HowTo compile on Win32 with MinGW

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This wiki page only covers the latest SVN version of aMule, not releases in the 1.x.x or 2.x.x branches.

For those of you that don't want to compile aMule from source, there is also the option of the aMule Windows Installer.

Requirements for compiling aMule

You will need the following packages:

Also, 800MB-1500MB free space on your hard disk (around 40MB to download the above packages and the rest for temporary compilation files and installations. The amount of space needed will largely depend on the configuration flags you use).

As a reference, the whole compilation process will take around 3 hours on a medium-high resourced computer.

Installing the Minimal System

The first step is to create a Linux-like environment, which is required in order to be able to perform the build. This can be done by following these steps in this order:

  1. Install MinGW. Select Compact installation unless you know what you are doing. When it prompts you for a folder, the default (C:\mingw) is slightly messy but the safer selection.
  2. Install MSys. When it prompts you for the MinGW folder, it's very important to specify it correctly. Failure on this step will stop any compilation attempts. If for some reason you fail, install MSys again, or edit the file /etc/fstab in your MSys environment.
  3. Install the MSys developer toolkit.
  4. Install LibIConv.
  5. Install GetText.
  6. Install ActivePerl.

Compiling the libraries

There are three libraries that aMule will need compiled: zlib libcrypto and wxWidgets.

Edit Tof 2008-24-02 : I've personnally had to copy the 'exe' files in 'C:/MinGW/libexec/gcc/mingw32/3.4.5' to 'C:/mingw/bin' in order to work !

We will compile them from MSys, so just run it. Once you are running MSys, you'll be on your home folder. Copy the zlib and wxWidgets files you downloaded above into this folder (something like C:\msys\1.0\home\user).

The steps for compiling them is as follow: (Hint: If you are using a multi-core system, you can speed up compiling by adding "-jX" after the make command, where X is the number of cores in your system plus one. For instance, ./configure --prefix=/mingw && make -j3 && make install)

  1. zlib: Uncompress zlib, cd to the newly created directory and run ./configure --prefix=/mingw && make && make install
  2. wxWidgets: Uncompress wxWidgets, cd to the newly created directory and run ./configure --with-msw --enable-unicode --disable-shared --without-checklistbox && make && make install
  3. Libcrypto: Uncompress the Crypto++ libraries (you'll need to create a directory yourself!), cd to the newly created directory and run make && PREFIX=/mingw/ make install

If you want to help us developers, you can add --enable-debug flag to the wxWidgets configure command, right after --disable-shared, but be warned it will result into an aMule.exe file bigger than 100MB.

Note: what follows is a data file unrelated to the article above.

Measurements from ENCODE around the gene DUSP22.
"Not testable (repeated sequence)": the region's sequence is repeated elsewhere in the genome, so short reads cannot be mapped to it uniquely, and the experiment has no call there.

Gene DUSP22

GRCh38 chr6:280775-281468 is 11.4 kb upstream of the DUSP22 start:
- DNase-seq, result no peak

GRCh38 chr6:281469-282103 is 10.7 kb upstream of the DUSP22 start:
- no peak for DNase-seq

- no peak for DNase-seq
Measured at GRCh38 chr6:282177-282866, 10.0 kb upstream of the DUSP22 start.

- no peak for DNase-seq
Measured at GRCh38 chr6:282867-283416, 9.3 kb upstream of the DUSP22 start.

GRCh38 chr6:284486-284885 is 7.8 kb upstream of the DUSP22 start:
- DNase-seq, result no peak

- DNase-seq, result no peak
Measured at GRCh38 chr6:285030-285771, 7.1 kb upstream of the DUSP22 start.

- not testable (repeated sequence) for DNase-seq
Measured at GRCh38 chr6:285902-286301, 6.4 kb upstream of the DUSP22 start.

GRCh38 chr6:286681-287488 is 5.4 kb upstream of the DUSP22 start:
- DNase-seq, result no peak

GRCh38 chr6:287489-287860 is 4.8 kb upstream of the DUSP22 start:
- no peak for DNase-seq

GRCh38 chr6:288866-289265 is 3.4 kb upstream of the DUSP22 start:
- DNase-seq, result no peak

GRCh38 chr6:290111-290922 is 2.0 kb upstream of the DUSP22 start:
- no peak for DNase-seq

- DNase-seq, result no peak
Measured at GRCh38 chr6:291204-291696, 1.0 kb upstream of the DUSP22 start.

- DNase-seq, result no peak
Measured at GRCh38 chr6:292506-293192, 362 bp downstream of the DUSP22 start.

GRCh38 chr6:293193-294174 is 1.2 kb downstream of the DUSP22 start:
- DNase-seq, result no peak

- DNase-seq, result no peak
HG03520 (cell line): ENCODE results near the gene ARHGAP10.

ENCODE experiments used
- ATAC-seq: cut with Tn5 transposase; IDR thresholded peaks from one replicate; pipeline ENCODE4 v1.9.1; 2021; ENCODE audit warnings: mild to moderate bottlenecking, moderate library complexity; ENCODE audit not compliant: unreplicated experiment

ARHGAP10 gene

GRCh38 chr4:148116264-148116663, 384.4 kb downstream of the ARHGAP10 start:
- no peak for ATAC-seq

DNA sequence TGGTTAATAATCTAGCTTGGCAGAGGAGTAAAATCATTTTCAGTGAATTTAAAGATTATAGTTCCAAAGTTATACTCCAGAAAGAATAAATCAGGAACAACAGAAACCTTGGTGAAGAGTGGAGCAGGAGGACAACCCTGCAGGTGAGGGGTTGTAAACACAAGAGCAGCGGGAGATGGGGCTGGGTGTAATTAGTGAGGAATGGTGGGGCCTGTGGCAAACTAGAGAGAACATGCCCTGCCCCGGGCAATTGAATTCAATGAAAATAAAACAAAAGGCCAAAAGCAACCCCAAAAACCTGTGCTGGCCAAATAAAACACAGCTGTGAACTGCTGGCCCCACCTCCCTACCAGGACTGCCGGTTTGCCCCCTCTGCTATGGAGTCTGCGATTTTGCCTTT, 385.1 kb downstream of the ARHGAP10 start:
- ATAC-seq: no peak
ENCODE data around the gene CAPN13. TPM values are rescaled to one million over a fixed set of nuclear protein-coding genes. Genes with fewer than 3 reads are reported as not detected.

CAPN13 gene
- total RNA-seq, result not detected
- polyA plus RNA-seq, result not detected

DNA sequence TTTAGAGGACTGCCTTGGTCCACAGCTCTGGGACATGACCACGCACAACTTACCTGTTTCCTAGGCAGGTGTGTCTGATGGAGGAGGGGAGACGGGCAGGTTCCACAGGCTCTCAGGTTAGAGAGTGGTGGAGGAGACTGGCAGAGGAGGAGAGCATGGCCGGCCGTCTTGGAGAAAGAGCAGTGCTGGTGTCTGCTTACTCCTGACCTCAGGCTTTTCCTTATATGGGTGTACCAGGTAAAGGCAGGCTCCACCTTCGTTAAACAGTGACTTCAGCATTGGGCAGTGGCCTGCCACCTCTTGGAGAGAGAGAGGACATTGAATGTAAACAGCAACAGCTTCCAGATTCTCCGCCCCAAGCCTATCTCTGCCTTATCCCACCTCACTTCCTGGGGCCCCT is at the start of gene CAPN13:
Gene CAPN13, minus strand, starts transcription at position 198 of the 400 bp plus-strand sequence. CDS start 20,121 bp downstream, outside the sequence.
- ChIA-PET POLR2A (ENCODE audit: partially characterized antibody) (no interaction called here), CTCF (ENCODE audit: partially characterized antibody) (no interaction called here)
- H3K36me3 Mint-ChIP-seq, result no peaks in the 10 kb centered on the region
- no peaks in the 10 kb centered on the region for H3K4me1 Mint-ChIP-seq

Ok, we're all done with the compilation environment. Let's do the last step: compiling aMule.

First of all, extract aMule's sources and enter the newly created folder.

The compilation itself is actually just a matter of following the usual method: ./configure --with-crypto-prefix=/mingw && make. Use your favorite flags on ./configure, for example, --disable-debug will remove debug info, but will also make it harder for us developers to understand the bugs you might find.

You might want to compile just the remote GUI: the flags would be --disable-monolithic --disable-ed2k --enable-amule-gui

Beware: The following programs do not work yet on Windows:

Note: To keep the size of the binaries down, you can run strip from within MSys, e.g. find . -name '*.exe' -print | xargs -r strip.


To run the binaries we've created you need mingwm10.dll. This file can be found in C:\MinGW\bin\mingwm10.dll (or whatever path you used to install MinGW).

You now have to place this file in some place so that the binaries find it when they are executed. Here you have three options:

  1. Place it in the same folder where the binaries are (if you have them spread in several different folders, copy this file once into each folder. Since it is a very small file, it is not much of a loss).
  2. Place it in C:\windows or some other any other path where Windows might look for libraries (such as C:\Windows\System or C:\Windows\System32).
  3. Add C:\MinGW\bin (or whatever path you used to install MinGW) to your PATH environment variable.

Now... just run your binaries and have fun with aMule on your Windows box!

Note: By default, the binaries are compiled to C:\MSys\1.0\home\user\amule-2.0.3\src\.

Having different languages

Now aMule will be successfully running, but you will not be able to use any other language but default english.

TO be able to choose between any of the lot of languages aMule is shipped with, from MSys go to aMule's extracted folder and then into po/ folder. Something like the following should do it:

cd amule-2.0.3/po

Now install the languages:

make install-data-yes

This language files are now in C:\MSys\1.0\local\share\locale, so exit MSys, go to C:\msys\1.0\local\share\locale and copy that folder to the folder were you are keeping your compiled amule.exe and amulegui.exe files.

Downloading precompiled win32 version

Keep in mind this is a user contributed build. Install it at your own risk

If you prefer a stable (and more recent) build, you can grab amulegui from the stable 2.1.1 sources here:

Again, this is a user contributed build, which you should not trust ;). It works pretty well though. It is a little big (almost 3MB), but it contains the .dll plus all language packs that were available with the release. For problems with this one, please contact conrausch [at] gmx de